Palos Hills was the last suburb to approve to Oak Lawn’s Regional Water System Agreement.
The current water supply agreement between the Village of Oak Lawn and the villages of
Orland Park, Tinley Park, Mokena and New Lenox and the City of Oak Forest expired in 2011.
Those towns are in the process of collectively negotiating a new long-term water supply agreement that will ensure a supply of water to each community for generations to come.
“We are not a growth community and we are being asked to partake in this agreement where we will be building piping to better service other communities that are growth communities,” Public Works Director, Dave Weakley, said at Thursday’s City Council Meeting.
The City of Palos Hills is being asked to pay its proportional share of the project estimated at $7.9 million. The cost of the project contributed by Palos Hills, Palos Park and Chicago Ridge will be used to fund and build piping along southwest highway.
Palos Hills also has an additional expense to modify the pump station and meter vault located on 103rd St. just west of Harlem Ave., estimated at $800,000 to $1 million and that raised a red flag with one Palos Hills alderman.
“Why can’t we get together with other municipalities involved with this and pull together and fight this?” Alderman Mary Ann Schultz (5th Ward) said.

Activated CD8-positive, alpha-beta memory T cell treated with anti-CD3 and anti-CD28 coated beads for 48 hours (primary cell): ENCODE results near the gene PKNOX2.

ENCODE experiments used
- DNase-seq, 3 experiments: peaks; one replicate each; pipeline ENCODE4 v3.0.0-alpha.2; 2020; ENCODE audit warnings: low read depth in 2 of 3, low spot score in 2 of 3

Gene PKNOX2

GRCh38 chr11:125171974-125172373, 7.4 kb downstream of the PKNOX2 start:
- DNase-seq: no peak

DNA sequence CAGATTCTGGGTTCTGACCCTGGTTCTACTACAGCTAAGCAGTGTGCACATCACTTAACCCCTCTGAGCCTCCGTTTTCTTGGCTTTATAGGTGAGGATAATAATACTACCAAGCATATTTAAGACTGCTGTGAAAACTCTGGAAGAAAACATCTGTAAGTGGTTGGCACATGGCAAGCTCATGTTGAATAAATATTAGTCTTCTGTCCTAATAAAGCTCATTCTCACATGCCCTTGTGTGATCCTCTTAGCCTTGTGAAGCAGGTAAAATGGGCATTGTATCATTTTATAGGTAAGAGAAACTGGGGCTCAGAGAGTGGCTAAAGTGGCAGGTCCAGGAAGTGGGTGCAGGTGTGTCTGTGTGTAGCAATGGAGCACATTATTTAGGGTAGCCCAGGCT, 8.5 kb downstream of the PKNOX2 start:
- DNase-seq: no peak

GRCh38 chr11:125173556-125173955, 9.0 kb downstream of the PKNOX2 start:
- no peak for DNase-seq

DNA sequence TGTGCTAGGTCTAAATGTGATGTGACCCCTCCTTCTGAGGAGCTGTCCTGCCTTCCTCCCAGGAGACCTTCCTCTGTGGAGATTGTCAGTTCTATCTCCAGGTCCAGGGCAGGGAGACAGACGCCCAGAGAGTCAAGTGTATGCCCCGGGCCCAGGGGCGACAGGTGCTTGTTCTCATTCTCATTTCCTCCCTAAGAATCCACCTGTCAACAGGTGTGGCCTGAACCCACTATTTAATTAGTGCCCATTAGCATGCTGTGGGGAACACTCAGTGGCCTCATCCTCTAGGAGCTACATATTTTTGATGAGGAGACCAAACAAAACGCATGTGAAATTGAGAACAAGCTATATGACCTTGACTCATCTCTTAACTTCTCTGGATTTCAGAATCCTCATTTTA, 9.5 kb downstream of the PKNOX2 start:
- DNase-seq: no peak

Mayor Jerry Bennett said that the city’s options are limited and if they do change to another water source, costs will definitely go up.
“Should the city decide to seek water elsewhere, the Village of Oak Lawn will work with us as we go through the process of disconnection,” Weakley added.
While this is happening, Weakley said Oak Lawn would convert Palos Hills from a wholesale customer to a retail customer and start charging Palos Hills a retail rate, currently at $5.70 per 1,000 gallons. The city’s current wholesale rate is at $3.14 per 1,000 gallons. If the city decides to switch to Oak Lawn as a retail supplier, Oak Lawn will only be a retailer at the point of connection. They will not be responsible for water main breaks or other damages that may occur throughout the city.
Weakley said the city has no other reasonable option than to accept the terms presented by the Oak Lawn for cost participation in the construction of the Oak Lawn Regional Water System.
“It’s Oak Lawn’s water system and we have held up the process hoping for a compromise,” Bennett said.
The city is planning to take out a 20-to-30-year bond, to finance its share of the project, which will be paid for through the city’s capital improvement funds. Oak Lawn will be presenting a timeline with the requirements Palos Hills will need to complete in order to become a member of the regional water system. The official voice approval and paperwork will be signed at an upcoming city council meeting.
The five towns began negotiations in 2009, collectively hiring legal and engineering consultants to assist them. The toughest part of the negotiations was figuring out each town’s proportionate share of the costs. Besides the level of water usage, the complex formula factors in distance from Oak Lawn, electrical cost and a town’s future growth.